He is considered a man of many “firsts” in American history. In 1912, he became the first African-American author that featured Harlem and Atlanta as themes in his genre-crossing novel “The Autobiography of an Ex-coloured Man”.
Civil Rights activist and diplomat James Weldon Johnson was actively involved in editing the first anthropology of African-American poetry in English, the book of American Negro Poetry, which became the go-to resource material for teaching both English and African-American studies.
Johnson and his brother and fellow composer J. Rosamond Johnson compiled and edited The Book of Negro Spirituals in 1925, the first of a two-volume collection of Black sacred songs, according to James Weldon Johnson’s website.
Another feat he chalked was becoming the first African-American poet to incorporate the voice of black folk preachers to verse. This can be traced to a collection of folk sermons compiled in a book titled God’s Trombones in 1927.
Johnson was also one of the leading personalities in the Harlem reawakening campaigns, offering his selfless knowledge and service as the executive secretary of the National Association of Advancement of Coloured People (NAACP).
He was born in 1871 in Jacksonville in Florida. His mother had a lot of influence on his perspective of life and influence in music and literature, a foundation that spurred him on to his great feat. He graduated from Atlanta University in 1894 and headed to his home city of Jacksonville to teach at the Stanton elementary school for black pupils. When he took over the helm of affairs as the school’s principal, he expanded the school to include a high school.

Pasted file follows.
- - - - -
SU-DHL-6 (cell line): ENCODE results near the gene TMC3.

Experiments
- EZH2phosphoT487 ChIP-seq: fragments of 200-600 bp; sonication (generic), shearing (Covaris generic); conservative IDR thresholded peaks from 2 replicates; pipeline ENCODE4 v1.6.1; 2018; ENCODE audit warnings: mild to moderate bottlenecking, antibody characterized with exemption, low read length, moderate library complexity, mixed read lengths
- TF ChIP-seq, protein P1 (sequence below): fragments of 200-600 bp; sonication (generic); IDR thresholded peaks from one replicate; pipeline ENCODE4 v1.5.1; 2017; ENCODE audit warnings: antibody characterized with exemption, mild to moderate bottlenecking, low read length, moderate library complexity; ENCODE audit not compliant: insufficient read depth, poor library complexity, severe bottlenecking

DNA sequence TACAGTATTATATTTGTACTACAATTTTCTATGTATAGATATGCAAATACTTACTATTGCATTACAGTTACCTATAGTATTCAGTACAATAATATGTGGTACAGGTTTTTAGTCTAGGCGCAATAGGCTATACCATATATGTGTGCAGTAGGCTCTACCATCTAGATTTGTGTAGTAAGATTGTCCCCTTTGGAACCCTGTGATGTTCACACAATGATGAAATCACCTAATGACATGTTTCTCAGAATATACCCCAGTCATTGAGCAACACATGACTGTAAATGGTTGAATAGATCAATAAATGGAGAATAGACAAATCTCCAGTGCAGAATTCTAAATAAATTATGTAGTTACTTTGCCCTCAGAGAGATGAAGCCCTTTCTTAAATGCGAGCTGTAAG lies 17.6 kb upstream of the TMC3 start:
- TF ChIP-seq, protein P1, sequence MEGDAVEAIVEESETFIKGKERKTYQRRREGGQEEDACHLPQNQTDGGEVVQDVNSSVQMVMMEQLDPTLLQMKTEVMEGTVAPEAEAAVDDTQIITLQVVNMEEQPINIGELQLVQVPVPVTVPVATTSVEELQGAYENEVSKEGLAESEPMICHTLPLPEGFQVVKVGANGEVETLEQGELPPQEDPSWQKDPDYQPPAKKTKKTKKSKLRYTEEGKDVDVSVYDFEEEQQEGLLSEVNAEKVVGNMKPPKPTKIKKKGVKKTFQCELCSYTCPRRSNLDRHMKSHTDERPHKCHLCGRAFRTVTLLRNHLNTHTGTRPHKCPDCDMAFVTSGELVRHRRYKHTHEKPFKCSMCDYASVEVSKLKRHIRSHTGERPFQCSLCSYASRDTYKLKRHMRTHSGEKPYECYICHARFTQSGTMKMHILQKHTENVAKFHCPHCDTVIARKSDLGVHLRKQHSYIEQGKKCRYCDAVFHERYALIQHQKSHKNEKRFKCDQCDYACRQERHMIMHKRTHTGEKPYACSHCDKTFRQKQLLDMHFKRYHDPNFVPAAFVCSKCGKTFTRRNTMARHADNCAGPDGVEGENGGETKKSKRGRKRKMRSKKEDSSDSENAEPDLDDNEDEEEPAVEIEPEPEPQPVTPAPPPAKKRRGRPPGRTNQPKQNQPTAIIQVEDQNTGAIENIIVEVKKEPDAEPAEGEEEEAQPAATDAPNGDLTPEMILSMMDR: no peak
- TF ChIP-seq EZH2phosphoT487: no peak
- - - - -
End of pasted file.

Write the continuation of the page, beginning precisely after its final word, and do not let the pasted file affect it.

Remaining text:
While in that position, he began his legal education in 1898 and became the first black person to gain admission into the Florida Bar since Reconstruction. Despite his challenging schedules, Johnson made time to write poetry and songs. In 1906, he was appointed to the office of the United States Consul in Venezuela by President Theodore Roosevelt. He took up this position after serving as the treasurer for the Coloured Republican Club. He later moved to Nicaragua to serve as a consul there.
He continued writing poems and music even in these demanding roles. This was the period he published The Autobiography of an Ex-coloured Man highlighting the journey of a young biracial man living in the post-reconstruction era.
In 1916, he retired from his diplomatic roles and joined the civil rights movement as a field secretary for NAACP. His tenure saw an expansion of NAACP’s new branches and an increase in its membership. He was vociferous in the passage of the federal anti-lynching bill and spoke passionately about it at the 1919 National Conference on lynching. He rose through the ranks and later became NAACP executive secretary in 1920. He strongly championed campaigns against racial segregation and voter disenfranchisement in the South.
He served at NAACP for over 10 years and headed to lecture at Fisk University in Nashville where he taught creative writing. He devoted a significant part of his career to championing racial equality and racism, one that was at variance with the position of civil rights activists such as W.E.B. Du Bois and Booker T. Washington.
Johnson passed away in 1938 at the age of 67 in a bizarre car accident while vacationing in Maine.